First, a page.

They’re very small, nearly invisible. They hide in tree stumps, in trees, near trails, even on or under the trail. If you’ve ever encountered bees on a trail ride it cannot only be terrifying, but dangerous.
I’ve only run across bees twice on a trail ride. Both times could have been devastating. The first time was on Excelsior Pass, Mt. Baker. There was a pretty large group of us. I remember not too far into the ride we hit some pretty sticky bogs. The horses struggled to get through. Once on the other side of the mess we started climbing. I was in the middle of the pack.
All of a sudden someone yelled, “BEES, RUN!”. I was on a green horse I had recently purchased in Hermiston at a horse sale. Not sure how she’d react I just kicked her into a fast trot; very glad the horses in front of me took off. The people at the back of the group didn’t fair so well. A few people came off as the bees were finally pretty angry and were stinging horses and people alike. No one was hurt too badly but it could have been much worse.
The second encounter was years later on the trails at the Harry Osborne Trailhead. At the time I had a lot at “Cowboy Campsite”. It was a private campground for horse people. I wanted to go out for a ride and headed out by myself to enjoy an afternoon ride. It was early fall so it was a very pleasant day with a cool breeze. About a half hour into the ride I met a couple of other riders and joined them.
I was at the back of the group this time. It had gotten pretty hot and we’d been climbing for a while. We stopped to give the horses a break. Whenever you stop on an incline it’s usually a good idea to turn your horse sideways in the trail. It’s easier for them to rest. I had been sitting there for just a minute when I felt wind from below. It was the strangest sensation. Then came the pinches on the under side of my arms. Suddenly I realized that April had stepped on a hornet’s nest in the side of the trail. She started swishing her tail madly and crow hopping.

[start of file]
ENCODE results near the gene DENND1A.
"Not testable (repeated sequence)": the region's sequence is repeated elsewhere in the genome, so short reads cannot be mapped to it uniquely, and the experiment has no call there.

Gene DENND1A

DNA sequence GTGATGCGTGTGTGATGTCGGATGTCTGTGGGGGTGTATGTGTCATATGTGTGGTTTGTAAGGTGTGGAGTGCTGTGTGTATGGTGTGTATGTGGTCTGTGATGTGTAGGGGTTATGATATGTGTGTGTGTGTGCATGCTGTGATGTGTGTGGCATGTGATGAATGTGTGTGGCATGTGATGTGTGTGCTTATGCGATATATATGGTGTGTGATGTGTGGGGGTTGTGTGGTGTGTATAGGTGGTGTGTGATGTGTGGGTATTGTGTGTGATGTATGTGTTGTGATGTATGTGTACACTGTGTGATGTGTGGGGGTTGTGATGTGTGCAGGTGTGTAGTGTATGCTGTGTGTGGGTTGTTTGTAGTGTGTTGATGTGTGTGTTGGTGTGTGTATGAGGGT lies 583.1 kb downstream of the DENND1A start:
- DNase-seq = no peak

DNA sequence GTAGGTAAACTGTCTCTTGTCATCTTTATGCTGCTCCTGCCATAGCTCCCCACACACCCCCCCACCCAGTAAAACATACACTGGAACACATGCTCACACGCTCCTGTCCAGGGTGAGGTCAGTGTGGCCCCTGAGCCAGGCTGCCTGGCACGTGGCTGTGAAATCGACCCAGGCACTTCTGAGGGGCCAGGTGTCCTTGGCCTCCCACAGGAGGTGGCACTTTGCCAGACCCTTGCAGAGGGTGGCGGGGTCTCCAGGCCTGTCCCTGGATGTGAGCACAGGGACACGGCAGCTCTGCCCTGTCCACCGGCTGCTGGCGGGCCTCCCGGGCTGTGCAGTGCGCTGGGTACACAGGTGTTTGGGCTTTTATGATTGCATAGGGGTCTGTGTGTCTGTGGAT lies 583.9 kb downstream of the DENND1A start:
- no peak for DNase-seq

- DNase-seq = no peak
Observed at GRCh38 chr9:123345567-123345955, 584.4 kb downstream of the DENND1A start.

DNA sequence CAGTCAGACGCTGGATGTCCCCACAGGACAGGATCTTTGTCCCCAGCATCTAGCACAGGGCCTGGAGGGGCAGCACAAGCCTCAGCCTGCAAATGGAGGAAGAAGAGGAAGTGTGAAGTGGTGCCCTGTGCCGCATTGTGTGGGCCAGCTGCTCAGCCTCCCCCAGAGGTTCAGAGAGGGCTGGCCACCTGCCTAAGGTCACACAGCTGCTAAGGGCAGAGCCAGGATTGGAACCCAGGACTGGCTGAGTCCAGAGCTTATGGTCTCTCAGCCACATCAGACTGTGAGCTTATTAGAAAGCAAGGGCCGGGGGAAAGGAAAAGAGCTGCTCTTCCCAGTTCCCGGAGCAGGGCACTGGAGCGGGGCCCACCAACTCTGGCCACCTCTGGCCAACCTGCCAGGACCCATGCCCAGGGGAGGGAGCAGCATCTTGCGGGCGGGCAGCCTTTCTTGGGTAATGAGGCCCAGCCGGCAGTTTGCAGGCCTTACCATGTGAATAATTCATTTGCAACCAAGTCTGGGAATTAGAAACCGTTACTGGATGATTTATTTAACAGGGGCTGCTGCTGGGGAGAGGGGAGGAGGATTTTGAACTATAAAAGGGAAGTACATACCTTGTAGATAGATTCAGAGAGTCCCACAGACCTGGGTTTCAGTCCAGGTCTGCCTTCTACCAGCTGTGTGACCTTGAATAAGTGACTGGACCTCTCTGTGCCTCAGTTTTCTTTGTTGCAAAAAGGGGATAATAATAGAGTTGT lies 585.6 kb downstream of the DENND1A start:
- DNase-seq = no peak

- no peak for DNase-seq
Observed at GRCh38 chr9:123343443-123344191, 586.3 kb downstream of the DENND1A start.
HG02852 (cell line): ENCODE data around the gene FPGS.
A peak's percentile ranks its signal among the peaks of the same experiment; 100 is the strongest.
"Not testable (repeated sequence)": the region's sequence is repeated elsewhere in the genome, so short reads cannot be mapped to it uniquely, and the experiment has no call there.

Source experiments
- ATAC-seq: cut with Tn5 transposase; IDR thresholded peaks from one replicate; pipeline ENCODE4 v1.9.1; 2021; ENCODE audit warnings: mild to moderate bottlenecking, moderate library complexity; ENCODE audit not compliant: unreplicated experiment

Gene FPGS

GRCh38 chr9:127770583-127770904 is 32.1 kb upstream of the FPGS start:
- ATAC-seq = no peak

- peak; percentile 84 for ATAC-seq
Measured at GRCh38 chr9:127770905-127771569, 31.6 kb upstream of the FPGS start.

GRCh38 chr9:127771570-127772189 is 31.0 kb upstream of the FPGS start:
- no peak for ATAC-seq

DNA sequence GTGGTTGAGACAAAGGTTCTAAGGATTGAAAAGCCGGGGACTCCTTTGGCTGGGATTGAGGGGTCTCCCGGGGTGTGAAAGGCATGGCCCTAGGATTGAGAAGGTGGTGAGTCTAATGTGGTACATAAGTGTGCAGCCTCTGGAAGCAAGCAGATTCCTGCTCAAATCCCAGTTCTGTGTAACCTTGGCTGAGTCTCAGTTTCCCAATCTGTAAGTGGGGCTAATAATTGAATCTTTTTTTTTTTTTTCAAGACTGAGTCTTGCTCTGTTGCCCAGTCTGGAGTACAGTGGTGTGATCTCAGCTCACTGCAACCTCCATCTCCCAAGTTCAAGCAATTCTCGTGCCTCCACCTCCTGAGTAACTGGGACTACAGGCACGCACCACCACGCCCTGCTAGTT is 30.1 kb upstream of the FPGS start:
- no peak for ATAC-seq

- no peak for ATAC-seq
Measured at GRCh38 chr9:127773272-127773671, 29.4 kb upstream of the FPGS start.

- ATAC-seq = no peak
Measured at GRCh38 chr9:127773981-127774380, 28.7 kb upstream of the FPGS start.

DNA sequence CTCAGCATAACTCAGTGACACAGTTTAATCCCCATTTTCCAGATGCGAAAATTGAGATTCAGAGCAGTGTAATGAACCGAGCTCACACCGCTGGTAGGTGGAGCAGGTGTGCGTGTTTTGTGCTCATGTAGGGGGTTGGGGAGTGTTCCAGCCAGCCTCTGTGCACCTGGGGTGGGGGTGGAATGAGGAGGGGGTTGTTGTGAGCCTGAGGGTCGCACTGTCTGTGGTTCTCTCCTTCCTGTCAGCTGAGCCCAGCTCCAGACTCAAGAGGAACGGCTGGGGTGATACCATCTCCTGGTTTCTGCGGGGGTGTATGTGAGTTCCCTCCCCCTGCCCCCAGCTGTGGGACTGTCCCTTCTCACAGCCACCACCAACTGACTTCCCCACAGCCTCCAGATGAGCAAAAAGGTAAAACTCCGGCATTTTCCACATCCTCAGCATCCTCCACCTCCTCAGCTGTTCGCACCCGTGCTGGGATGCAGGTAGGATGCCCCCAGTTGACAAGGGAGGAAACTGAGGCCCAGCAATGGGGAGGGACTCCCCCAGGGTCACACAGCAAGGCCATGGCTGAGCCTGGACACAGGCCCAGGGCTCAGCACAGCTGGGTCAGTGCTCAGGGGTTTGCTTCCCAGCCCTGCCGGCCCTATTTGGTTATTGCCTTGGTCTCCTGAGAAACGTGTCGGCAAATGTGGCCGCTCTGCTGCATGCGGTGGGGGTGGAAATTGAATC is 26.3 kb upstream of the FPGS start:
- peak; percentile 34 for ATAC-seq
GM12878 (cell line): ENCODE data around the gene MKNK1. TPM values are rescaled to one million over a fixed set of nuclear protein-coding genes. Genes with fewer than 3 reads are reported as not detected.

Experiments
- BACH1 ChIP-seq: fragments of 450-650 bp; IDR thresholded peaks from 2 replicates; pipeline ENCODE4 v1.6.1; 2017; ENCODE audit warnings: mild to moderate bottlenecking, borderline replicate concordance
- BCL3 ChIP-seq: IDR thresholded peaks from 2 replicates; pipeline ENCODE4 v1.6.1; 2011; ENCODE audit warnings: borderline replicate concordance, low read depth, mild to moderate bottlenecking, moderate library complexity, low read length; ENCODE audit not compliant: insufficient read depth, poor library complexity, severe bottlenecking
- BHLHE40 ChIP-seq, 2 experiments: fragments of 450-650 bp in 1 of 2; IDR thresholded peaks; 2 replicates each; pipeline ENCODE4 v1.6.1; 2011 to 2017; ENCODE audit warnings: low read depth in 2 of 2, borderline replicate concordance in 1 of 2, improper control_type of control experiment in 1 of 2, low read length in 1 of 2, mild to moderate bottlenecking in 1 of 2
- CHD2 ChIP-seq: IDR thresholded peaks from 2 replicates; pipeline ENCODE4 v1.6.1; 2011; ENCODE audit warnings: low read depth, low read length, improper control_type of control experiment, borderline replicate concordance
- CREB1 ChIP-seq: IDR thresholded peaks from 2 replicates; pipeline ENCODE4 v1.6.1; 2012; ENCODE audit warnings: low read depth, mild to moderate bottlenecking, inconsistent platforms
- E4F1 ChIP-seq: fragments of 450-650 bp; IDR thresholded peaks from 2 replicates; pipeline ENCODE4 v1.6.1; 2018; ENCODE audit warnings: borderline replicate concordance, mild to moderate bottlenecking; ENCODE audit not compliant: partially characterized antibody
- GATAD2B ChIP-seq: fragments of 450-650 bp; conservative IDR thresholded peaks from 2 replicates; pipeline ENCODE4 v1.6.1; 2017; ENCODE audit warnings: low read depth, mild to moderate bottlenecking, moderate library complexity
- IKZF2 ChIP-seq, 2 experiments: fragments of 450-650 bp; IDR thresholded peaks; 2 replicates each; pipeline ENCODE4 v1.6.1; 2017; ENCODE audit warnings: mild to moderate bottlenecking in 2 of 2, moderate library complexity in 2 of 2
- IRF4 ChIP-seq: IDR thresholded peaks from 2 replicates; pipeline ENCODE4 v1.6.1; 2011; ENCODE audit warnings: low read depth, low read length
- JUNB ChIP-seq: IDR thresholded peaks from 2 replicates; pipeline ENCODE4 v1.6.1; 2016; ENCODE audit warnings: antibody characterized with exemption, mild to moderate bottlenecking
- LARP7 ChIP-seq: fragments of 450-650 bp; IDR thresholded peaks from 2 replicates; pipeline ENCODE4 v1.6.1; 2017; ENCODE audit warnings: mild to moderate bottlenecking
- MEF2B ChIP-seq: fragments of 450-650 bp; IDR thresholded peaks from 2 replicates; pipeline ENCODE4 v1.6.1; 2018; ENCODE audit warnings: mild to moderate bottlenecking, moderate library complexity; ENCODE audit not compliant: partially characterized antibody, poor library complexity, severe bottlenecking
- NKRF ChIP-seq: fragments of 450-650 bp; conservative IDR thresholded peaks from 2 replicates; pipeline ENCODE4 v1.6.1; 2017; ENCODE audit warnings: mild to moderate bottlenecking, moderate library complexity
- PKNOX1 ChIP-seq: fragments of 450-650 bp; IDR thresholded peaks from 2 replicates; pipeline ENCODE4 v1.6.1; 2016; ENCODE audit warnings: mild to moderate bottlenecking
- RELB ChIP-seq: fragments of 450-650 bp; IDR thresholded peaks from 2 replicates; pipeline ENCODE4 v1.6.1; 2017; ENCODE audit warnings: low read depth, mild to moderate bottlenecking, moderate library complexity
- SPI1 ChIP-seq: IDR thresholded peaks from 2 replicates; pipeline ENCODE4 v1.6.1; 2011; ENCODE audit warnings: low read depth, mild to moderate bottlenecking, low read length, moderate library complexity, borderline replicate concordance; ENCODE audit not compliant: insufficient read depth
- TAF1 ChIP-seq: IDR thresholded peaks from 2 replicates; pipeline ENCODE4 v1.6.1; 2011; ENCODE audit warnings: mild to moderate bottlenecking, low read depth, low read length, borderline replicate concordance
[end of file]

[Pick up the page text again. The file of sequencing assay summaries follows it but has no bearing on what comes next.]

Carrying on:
I yelled at the other two ladies, “Run!”. The three of us took off at a gallop, crashing through the underbrush, not paying attention to where the trail was. We were just running like mad to get away from the bees. As soon as we were out of danger we realized that the only way to get back to the trail was back the same way we came. SO we headed out at a brisk pace hoping the hornets had dissipated. As we galloped past the spot where the stinging began I again felt the pinches of the hornets. It was horrible.
We finally got far away from the hornets and stopped to take stock of how many bee stings on both the horses and ourselves. The adrenaline rush was over and all of a sudden I felt sick, light headed and nearly fell off my horse. She had been stung several times as well so I felt terrible for her. I did not have anything with me as far as a first aid kit or epinephrine pen. God was looking out for me. The two riders I had joined had Benadryl. I immediately took some and we gave some to the horse. One of the ladies was a nurse and knew what to do. Thankfully.
I say all this to beware of the potential for bees in the great outdoors. Be safe, learn from my mistakes and always pay attention to your surroundings. If you’ve had an encounter with bees on the trail, send us your story! Perhaps someone has some other safety tip to offer! You can email firstname.lastname@example.org.